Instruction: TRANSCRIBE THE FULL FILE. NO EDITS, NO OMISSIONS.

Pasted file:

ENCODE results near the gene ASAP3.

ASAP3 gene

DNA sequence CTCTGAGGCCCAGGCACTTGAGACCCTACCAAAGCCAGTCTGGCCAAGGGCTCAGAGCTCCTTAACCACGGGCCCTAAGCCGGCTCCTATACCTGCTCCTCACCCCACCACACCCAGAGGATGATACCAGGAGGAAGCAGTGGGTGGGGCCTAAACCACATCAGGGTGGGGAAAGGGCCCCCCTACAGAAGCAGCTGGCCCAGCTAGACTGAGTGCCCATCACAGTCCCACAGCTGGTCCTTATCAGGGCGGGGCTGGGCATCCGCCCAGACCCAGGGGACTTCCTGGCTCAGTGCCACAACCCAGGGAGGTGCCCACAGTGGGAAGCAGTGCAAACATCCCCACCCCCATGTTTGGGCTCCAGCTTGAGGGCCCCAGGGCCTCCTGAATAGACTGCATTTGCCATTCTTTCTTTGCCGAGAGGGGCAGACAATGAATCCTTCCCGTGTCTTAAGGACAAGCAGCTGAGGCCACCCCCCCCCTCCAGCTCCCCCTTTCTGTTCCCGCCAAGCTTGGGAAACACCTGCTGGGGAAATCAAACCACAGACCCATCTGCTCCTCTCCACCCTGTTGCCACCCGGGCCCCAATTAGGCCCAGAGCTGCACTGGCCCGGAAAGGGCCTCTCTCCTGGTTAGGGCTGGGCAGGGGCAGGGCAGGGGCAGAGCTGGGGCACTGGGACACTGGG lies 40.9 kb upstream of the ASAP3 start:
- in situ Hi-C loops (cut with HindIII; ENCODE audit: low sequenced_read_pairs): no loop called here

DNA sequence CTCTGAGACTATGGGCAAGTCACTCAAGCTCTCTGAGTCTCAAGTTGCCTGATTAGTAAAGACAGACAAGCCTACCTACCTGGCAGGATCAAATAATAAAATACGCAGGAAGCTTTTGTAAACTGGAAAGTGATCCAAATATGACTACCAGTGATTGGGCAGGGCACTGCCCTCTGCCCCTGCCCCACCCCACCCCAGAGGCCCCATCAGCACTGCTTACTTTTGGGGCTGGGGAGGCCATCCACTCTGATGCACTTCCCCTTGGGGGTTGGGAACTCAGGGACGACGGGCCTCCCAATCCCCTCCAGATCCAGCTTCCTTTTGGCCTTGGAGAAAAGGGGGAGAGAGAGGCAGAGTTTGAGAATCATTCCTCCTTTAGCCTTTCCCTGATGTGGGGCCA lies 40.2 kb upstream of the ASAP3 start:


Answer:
ENCODE results near the gene ASAP3.

ASAP3 gene

DNA sequence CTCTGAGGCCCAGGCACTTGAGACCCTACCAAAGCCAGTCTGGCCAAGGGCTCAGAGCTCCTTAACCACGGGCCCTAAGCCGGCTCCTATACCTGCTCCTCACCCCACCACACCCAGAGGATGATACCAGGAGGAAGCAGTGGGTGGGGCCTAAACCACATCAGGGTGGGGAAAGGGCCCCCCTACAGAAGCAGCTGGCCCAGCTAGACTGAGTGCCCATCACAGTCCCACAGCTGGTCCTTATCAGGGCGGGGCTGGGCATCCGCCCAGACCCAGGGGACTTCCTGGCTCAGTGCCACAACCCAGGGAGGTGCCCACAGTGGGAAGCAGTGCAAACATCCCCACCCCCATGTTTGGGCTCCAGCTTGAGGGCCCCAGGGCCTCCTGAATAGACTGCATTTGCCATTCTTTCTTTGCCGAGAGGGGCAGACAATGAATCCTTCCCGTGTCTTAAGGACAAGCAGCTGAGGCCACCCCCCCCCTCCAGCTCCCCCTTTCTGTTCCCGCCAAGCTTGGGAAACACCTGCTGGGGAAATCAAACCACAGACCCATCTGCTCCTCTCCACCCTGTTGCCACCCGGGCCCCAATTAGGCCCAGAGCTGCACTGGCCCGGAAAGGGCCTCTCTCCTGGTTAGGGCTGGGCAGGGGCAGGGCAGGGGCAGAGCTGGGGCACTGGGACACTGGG lies 40.9 kb upstream of the ASAP3 start:
- in situ Hi-C loops (cut with HindIII; ENCODE audit: low sequenced_read_pairs): no loop called here

DNA sequence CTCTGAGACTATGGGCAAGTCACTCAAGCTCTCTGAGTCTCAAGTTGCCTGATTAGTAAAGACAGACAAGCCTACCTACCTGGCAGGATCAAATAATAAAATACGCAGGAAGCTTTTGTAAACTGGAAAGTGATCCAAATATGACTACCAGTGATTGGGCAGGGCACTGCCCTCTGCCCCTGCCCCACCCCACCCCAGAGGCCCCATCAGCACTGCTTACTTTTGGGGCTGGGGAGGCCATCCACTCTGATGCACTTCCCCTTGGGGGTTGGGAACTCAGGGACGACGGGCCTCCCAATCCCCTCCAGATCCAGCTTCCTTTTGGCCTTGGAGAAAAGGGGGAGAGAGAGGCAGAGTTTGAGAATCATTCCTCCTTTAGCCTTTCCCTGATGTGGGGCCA lies 40.2 kb upstream of the ASAP3 start: